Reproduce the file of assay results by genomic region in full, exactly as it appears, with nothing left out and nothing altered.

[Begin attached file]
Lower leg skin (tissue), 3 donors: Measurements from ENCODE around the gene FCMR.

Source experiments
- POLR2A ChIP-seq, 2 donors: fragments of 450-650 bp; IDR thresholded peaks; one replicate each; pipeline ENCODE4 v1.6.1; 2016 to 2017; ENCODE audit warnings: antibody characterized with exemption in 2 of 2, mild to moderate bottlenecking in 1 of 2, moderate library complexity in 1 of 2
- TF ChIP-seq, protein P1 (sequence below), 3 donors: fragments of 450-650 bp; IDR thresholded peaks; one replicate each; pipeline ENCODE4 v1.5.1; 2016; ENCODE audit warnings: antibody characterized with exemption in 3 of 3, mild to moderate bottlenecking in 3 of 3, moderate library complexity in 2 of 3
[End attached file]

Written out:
Lower leg skin (tissue), 3 donors: Measurements from ENCODE around the gene FCMR.

Source experiments
- POLR2A ChIP-seq, 2 donors: fragments of 450-650 bp; IDR thresholded peaks; one replicate each; pipeline ENCODE4 v1.6.1; 2016 to 2017; ENCODE audit warnings: antibody characterized with exemption in 2 of 2, mild to moderate bottlenecking in 1 of 2, moderate library complexity in 1 of 2
- TF ChIP-seq, protein P1 (sequence below), 3 donors: fragments of 450-650 bp; IDR thresholded peaks; one replicate each; pipeline ENCODE4 v1.5.1; 2016; ENCODE audit warnings: antibody characterized with exemption in 3 of 3, mild to moderate bottlenecking in 3 of 3, moderate library complexity in 2 of 3